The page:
Iran Close to Passing New Laws Against Domestic Violence

A new bill protecting women against domestic violence has been drafted and approved by Iran’s cabinet as of January 3rd. The bill, named the Protection, Dignity and Security of Women Against Violence Bill, has been in progress for over a decade and is largely attributable to the work of women’s rights advocates. It has now been sent to Iran’s Guardian Council, a judicial and religious body which has the power to overrule any legislation passed by parliament.

The bill defines violence as “any behaviour inflicted on women due to sexuality, vulnerable position or type of relationship, and inflicts harm to their body, psyche, personality and dignity, or restricts or deprives them of legal rights and freedoms.” It is multifaceted, seeking not only to criminalize domestic violence but also to implement measures to support victims. Such measures include commissioning state broadcasters to create content which promotes the prevention of domestic violence and support of victims, educating the public on how to identify signs of domestic violence, providing mental health care for victims and covering their medical expenses.

The legislature reflects a frustratingly slow response from the Iranian government to calls for the protection of women against domestic violence. Women’s Rights Advocate Ghazaal Ameni told Anadolu Agency “It has been the demand of women in Iran for more than a decade, and we are very hopeful that this time it will clear all the hurdles. Women need to feel safe both inside and outside the home.” The bill was first drafted under President Mahmoud Ahmadinejad (2005-2013) and was only passed by parliament three weeks ago. In 2018, the executive director of the Center for Human Rights in Iran (CHRI) said: “The Iranian authorities can take three months to arrest, sentence and execute an individual, but after seven years they still cannot pass legislation to protect women’s lives.”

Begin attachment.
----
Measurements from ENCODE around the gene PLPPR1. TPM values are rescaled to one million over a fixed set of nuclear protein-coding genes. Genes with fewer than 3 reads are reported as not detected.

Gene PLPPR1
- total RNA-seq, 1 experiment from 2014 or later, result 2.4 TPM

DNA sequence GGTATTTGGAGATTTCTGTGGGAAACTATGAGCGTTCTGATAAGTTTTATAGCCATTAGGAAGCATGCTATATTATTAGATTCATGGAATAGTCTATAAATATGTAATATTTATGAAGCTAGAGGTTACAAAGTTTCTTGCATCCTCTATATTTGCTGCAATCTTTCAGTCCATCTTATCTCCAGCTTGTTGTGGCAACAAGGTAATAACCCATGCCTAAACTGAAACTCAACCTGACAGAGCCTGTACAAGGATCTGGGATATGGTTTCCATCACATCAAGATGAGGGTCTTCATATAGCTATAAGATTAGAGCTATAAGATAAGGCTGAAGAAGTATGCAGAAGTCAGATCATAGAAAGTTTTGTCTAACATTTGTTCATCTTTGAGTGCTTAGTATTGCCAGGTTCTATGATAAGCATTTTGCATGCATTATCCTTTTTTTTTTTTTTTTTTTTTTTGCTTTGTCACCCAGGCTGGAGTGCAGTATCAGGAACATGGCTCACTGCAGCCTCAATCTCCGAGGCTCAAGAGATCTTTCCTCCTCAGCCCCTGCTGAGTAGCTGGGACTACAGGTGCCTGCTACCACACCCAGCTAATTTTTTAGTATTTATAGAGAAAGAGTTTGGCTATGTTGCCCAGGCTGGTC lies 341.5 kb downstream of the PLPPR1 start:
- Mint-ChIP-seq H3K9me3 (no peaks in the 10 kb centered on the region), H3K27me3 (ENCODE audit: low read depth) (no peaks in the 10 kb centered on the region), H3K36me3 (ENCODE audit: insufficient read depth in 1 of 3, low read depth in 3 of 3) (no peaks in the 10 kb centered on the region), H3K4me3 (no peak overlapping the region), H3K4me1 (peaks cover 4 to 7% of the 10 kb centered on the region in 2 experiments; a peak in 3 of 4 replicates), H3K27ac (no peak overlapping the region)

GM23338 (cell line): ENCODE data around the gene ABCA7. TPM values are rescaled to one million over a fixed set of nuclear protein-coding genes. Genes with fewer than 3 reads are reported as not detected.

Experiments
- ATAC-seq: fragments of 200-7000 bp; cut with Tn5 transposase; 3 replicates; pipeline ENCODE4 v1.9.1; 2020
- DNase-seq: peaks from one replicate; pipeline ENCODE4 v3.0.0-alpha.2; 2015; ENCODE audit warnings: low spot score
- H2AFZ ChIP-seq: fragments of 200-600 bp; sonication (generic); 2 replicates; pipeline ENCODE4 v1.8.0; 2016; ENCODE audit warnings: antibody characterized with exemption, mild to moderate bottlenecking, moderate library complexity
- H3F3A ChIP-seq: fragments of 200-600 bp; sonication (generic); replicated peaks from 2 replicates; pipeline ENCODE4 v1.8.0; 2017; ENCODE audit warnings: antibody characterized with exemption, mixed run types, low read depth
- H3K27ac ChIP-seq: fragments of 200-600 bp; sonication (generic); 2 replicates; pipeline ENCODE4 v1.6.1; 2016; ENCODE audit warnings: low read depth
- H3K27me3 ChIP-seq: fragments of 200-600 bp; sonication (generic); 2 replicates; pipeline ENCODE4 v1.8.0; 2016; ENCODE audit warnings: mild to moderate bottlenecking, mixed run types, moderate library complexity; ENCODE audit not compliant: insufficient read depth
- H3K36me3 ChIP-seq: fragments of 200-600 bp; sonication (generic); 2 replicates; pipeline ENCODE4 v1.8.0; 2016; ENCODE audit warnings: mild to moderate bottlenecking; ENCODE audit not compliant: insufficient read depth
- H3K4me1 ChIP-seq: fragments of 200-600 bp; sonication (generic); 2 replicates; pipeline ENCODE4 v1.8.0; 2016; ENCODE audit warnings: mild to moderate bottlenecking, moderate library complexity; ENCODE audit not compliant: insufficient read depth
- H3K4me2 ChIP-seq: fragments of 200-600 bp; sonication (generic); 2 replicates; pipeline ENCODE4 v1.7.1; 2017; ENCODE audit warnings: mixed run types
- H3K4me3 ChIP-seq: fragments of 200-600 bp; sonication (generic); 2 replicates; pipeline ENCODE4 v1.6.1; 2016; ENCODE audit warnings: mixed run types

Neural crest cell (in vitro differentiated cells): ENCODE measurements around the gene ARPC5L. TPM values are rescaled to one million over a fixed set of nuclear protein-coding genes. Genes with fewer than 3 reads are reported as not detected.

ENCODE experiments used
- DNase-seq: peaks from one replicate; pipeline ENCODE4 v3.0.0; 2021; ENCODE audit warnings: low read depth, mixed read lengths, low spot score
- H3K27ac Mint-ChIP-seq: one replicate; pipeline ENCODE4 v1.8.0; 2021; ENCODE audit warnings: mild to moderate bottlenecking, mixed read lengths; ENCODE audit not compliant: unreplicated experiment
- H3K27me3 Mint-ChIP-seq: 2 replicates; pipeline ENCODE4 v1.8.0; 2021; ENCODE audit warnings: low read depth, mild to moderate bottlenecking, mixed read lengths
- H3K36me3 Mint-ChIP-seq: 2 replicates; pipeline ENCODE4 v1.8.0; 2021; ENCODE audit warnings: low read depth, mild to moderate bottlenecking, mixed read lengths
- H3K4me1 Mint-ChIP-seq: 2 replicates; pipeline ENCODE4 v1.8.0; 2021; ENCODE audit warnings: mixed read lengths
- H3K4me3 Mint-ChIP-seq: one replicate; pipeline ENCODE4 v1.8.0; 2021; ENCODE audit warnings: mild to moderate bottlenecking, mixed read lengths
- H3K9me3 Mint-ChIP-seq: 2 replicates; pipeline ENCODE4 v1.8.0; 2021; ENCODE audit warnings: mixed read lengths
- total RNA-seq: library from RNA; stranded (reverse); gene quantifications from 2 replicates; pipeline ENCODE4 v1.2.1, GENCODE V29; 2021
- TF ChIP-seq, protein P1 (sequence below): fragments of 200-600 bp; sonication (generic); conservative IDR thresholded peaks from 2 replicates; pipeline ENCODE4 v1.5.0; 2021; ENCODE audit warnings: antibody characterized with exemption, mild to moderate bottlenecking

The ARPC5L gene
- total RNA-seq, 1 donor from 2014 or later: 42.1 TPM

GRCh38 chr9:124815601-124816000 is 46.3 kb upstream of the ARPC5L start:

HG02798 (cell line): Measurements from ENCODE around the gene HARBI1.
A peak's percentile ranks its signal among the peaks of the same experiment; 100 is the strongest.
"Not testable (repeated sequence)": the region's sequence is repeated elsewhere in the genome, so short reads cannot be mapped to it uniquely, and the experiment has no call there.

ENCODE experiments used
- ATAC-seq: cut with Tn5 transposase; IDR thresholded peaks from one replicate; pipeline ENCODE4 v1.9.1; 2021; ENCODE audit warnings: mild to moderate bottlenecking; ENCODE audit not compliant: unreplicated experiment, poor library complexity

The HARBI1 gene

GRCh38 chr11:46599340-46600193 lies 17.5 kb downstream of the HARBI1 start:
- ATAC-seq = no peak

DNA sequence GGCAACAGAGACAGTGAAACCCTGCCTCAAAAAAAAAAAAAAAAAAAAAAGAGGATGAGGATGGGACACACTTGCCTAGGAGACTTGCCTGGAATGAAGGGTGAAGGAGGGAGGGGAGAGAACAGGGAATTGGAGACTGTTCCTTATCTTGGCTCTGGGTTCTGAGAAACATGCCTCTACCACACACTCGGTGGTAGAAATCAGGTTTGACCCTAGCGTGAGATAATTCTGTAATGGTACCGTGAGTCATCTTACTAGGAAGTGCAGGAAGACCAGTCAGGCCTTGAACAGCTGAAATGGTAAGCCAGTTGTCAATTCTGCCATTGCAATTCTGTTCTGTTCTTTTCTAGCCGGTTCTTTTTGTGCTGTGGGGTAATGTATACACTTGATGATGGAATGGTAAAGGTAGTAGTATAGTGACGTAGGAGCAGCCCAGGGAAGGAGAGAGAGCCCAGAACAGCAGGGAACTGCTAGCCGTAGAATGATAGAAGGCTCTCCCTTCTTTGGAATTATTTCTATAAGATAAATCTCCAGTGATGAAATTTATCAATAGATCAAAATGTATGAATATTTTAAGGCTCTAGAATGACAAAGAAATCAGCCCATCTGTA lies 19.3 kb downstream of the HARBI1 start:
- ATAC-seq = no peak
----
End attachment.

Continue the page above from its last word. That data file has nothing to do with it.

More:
The significance of the new bill is apparent in light of recent cultural shifts in attitudes toward domestic violence in Iran. The beheading of 17-year-old Romani Ashrafti in 2020 by her father sparked public outrage. Romani Ashrafti had eloped with her boyfriend before being sent home by the police, despite telling them that she feared for her life. The act was thought to be an ‘honour killing,’ whereby a family member kills a relative believed to have brought dishonour on the family. Iran’s Islamic penal code imposes lighter punishments for fathers found guilty of murdering their daughters (10 years incarceration) than the usual death sentence for homicide. Following Ashrafti’s murder, Iran’s had its own #MeToo movement, beginning with a group of journalists creating a video detailing their experiences of domestic and sexual violence in August 2020.

Many advocates argue that the new bill fails to adequately protect women against certain forms of domestic violence, such as marital rape and child marriage. The CHRI note that Iran’s current laws ‘not only lack the necessary protections against violence toward women, but in some cases, exacerbate the vulnerabilities of women to domestic abuse.’ For example, if a woman is raped by her husband, she requires witnesses to convict him. Twice as many female witnesses are required as male witnesses, reflecting the deeply misogynistic nature of Iranian law. While the new bill was being drafted on December 4th, the Human Rights Watch called for marital rape to be criminalized in the new bill. However, activist Somaeih Shapooris argues that the final draft defines marital rape and domestic violence ambiguously.

Although the new bill, if passed, will be a significant step for Iran, it will still be insufficient to reform its laws in alignment with its obligations under the Convention on the Elimination of Discrimination against Women (CEDAW). Meanwhile, A 2018 survey demonstrated that approximately 66% of Iranian women reported experiencing domestic violence, a statistic which likely inaccurately represents the reality due to stigma. Full protection of the rights of Iranian women will thus require not only more stringent legislature but also a cultural shift to further the inroads made by recent movements such as #MeToo.

Greater public awareness of the signs of domestic violence and collective condemnation of such violence is needed to effectively implement change. Furthermore, passing the new bill is likely to be only the beginning of the battle against domestic violence due to the misogyny inherent in much of existing Iranian law. Several articles in Iran’s civil code speak to this difficulty; Article 1105 states, “If the wife refuses to fulfil the duties of a wife without a legitimate excuse, she will not be entitled to the cost of maintenance,” and Article 1108 proclaims “In relations between husband and wife, the position of the head of the family is the exclusive right of the husband.” These articles speak to the ways in which Iranian law is deeply rooted in patriarchal understandings of the family, and need to be seriously critiqued in order to implement effective change, and to begin to prevent domestic violence.

 

Cassie Ransom

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